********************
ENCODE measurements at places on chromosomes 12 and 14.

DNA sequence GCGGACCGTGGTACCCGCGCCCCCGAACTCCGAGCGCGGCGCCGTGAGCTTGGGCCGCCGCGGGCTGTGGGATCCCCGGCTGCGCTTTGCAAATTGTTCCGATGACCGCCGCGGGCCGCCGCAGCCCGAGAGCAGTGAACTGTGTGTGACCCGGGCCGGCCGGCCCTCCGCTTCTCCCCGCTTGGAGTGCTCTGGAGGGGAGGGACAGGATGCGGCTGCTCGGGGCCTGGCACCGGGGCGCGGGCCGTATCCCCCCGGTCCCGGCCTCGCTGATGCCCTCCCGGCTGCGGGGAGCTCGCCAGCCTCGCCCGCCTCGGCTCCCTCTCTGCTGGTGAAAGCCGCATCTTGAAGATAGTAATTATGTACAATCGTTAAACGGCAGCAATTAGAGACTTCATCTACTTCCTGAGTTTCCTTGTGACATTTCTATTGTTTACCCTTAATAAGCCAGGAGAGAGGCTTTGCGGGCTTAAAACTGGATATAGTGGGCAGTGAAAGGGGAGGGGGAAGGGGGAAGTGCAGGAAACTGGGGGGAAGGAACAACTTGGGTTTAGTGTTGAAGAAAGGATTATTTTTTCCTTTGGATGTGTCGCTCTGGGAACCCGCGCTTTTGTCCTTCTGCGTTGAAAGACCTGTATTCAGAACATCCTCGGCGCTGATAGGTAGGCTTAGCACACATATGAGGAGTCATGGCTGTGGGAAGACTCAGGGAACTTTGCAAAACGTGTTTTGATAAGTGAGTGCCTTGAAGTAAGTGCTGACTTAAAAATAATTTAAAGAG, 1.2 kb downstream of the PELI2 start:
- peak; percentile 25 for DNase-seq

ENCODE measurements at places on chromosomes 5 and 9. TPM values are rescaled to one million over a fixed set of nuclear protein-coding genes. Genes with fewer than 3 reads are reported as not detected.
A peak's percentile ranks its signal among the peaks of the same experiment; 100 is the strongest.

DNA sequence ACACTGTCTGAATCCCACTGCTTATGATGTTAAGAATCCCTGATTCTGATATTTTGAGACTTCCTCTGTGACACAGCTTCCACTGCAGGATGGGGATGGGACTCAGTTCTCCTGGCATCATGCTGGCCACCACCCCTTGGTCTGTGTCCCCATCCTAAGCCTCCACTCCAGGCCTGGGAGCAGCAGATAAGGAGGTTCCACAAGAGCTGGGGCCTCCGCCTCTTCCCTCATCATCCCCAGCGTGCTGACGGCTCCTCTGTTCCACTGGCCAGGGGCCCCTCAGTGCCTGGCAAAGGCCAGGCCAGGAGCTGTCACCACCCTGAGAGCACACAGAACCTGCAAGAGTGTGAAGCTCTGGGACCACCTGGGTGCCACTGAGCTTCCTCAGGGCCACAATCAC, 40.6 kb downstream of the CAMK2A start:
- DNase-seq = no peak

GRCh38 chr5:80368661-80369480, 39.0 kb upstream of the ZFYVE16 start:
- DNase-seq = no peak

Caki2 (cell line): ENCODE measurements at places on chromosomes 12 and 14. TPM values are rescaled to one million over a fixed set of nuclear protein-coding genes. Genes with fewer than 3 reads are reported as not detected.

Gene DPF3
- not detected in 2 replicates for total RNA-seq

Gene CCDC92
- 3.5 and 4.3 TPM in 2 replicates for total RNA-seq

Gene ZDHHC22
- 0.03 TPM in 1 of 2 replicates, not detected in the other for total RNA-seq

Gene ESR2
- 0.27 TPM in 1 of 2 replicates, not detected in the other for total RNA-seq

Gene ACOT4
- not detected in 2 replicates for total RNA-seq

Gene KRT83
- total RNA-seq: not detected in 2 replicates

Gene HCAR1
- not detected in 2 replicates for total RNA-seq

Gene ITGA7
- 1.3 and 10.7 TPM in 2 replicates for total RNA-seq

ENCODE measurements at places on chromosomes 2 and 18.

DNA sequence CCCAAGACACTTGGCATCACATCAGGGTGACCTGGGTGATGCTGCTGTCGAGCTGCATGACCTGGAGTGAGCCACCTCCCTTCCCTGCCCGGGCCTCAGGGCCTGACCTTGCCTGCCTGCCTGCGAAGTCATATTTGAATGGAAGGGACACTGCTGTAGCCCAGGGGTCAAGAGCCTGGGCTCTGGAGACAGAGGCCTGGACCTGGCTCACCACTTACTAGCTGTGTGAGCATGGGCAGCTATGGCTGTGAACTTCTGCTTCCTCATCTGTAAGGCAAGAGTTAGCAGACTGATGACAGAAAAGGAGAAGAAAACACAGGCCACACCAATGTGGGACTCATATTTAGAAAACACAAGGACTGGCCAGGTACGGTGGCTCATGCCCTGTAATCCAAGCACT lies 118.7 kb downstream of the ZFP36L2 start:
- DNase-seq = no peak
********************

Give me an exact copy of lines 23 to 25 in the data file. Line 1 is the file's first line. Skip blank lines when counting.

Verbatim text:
Gene HCAR1
- not detected in 2 replicates for total RNA-seq

Gene ITGA7